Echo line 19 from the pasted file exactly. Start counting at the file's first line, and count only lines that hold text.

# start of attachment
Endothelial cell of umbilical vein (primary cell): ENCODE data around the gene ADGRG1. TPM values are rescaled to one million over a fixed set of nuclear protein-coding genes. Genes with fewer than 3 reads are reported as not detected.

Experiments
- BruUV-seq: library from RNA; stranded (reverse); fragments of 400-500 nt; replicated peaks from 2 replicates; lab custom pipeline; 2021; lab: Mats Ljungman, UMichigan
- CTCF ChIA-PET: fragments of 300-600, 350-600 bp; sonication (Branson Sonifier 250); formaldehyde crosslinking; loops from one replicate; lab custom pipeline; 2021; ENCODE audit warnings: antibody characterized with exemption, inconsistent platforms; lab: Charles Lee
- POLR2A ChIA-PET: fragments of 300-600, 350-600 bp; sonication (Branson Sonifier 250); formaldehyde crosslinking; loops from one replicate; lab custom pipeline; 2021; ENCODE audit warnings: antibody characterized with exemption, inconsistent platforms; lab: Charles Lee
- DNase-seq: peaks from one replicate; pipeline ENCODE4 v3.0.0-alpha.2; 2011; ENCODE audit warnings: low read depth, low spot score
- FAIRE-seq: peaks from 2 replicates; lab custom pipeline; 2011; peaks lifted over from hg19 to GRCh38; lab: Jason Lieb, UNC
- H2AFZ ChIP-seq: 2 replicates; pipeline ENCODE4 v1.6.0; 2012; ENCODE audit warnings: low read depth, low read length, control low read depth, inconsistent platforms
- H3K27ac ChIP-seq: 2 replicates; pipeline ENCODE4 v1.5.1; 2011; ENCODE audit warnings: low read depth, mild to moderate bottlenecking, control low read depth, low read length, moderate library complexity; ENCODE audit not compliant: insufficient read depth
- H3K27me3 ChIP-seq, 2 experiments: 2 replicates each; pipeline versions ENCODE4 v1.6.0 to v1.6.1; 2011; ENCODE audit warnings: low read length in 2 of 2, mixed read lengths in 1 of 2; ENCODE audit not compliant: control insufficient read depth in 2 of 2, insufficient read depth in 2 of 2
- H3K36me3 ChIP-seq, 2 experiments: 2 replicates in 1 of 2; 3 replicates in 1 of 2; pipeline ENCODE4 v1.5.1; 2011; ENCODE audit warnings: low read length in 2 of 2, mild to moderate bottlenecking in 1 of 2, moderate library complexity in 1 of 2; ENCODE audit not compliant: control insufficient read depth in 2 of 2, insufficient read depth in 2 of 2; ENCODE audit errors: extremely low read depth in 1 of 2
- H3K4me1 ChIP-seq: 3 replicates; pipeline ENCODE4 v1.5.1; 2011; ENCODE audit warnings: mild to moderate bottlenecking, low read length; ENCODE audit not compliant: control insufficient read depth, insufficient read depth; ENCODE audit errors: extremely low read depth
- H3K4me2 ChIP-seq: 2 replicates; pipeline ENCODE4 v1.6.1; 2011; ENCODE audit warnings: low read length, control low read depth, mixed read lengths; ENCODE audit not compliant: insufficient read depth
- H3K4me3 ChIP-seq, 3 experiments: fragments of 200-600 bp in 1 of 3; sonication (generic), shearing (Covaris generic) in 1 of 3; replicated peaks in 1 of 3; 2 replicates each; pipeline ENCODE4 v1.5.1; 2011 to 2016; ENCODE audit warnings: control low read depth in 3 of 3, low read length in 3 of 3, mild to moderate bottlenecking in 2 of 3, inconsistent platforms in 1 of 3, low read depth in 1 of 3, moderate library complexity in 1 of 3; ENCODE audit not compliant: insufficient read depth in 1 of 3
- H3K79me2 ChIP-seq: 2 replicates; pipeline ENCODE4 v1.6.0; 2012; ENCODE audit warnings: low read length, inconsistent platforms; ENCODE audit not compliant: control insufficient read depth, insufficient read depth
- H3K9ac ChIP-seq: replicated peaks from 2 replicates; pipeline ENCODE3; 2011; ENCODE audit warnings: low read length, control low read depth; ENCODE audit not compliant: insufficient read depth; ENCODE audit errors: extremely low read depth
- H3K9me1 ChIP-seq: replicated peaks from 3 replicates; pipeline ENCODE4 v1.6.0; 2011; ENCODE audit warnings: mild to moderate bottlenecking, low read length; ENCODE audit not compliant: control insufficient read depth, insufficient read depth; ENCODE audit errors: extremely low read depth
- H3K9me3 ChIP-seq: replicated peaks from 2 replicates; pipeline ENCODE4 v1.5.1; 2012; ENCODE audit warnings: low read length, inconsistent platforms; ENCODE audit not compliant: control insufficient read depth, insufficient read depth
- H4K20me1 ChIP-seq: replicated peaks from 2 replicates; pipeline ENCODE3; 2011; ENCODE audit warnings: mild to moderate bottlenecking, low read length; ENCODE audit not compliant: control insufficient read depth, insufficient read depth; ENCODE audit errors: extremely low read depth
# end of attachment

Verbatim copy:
- H4K20me1 ChIP-seq: replicated peaks from 2 replicates; pipeline ENCODE3; 2011; ENCODE audit warnings: mild to moderate bottlenecking, low read length; ENCODE audit not compliant: control insufficient read depth, insufficient read depth; ENCODE audit errors: extremely low read depth